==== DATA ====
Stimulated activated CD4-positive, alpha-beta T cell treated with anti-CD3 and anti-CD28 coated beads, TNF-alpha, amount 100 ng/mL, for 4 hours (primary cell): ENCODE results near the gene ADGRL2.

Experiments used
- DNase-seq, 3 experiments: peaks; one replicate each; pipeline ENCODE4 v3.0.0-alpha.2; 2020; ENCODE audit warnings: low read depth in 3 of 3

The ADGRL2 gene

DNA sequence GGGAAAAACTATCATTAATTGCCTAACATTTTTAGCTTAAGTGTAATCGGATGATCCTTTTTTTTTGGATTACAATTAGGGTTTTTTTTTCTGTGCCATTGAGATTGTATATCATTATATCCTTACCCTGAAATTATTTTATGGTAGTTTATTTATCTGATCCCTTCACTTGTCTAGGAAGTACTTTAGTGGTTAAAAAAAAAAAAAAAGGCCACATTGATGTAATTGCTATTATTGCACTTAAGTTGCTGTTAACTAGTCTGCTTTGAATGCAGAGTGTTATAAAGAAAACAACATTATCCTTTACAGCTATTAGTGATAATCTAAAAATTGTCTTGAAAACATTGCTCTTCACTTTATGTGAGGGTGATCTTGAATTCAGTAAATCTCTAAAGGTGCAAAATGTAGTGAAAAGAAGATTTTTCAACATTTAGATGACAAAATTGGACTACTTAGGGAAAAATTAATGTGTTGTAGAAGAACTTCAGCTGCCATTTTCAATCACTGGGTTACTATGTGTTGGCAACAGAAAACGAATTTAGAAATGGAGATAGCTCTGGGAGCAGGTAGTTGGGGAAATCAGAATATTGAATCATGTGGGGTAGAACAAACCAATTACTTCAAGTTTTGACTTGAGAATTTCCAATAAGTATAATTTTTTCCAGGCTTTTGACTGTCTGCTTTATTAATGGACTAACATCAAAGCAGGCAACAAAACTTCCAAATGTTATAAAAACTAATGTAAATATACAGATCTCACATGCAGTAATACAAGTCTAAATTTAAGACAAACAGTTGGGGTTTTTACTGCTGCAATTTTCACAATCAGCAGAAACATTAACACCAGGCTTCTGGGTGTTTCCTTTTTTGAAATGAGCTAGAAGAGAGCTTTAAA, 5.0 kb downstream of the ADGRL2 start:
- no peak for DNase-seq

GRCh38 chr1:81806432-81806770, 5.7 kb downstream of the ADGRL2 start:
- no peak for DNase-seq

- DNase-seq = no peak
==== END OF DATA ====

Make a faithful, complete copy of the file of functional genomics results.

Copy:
Stimulated activated CD4-positive, alpha-beta T cell treated with anti-CD3 and anti-CD28 coated beads, TNF-alpha, amount 100 ng/mL, for 4 hours (primary cell): ENCODE results near the gene ADGRL2.

Experiments used
- DNase-seq, 3 experiments: peaks; one replicate each; pipeline ENCODE4 v3.0.0-alpha.2; 2020; ENCODE audit warnings: low read depth in 3 of 3

The ADGRL2 gene

DNA sequence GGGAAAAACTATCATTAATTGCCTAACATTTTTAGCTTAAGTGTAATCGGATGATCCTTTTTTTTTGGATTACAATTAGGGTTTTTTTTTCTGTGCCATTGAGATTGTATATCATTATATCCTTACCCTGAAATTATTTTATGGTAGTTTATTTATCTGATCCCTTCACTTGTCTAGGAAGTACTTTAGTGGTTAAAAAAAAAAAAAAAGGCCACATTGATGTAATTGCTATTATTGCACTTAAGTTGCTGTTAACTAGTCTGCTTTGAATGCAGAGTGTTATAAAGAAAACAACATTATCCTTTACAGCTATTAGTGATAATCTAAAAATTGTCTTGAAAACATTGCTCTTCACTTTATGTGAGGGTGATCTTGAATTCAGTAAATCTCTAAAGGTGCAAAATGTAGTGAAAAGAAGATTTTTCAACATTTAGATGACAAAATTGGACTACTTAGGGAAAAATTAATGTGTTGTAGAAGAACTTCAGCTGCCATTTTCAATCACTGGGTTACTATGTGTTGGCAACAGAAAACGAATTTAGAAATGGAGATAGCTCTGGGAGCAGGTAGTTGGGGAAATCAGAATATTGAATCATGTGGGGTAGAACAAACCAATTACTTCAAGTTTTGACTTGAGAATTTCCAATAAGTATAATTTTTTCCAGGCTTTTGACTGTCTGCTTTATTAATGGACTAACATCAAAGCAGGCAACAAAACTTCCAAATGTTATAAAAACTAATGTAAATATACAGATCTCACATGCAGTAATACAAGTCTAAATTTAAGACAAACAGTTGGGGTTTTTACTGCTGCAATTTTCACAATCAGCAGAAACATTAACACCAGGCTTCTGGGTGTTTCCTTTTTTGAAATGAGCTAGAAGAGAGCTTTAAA, 5.0 kb downstream of the ADGRL2 start:
- no peak for DNase-seq

GRCh38 chr1:81806432-81806770, 5.7 kb downstream of the ADGRL2 start:
- no peak for DNase-seq

- DNase-seq = no peak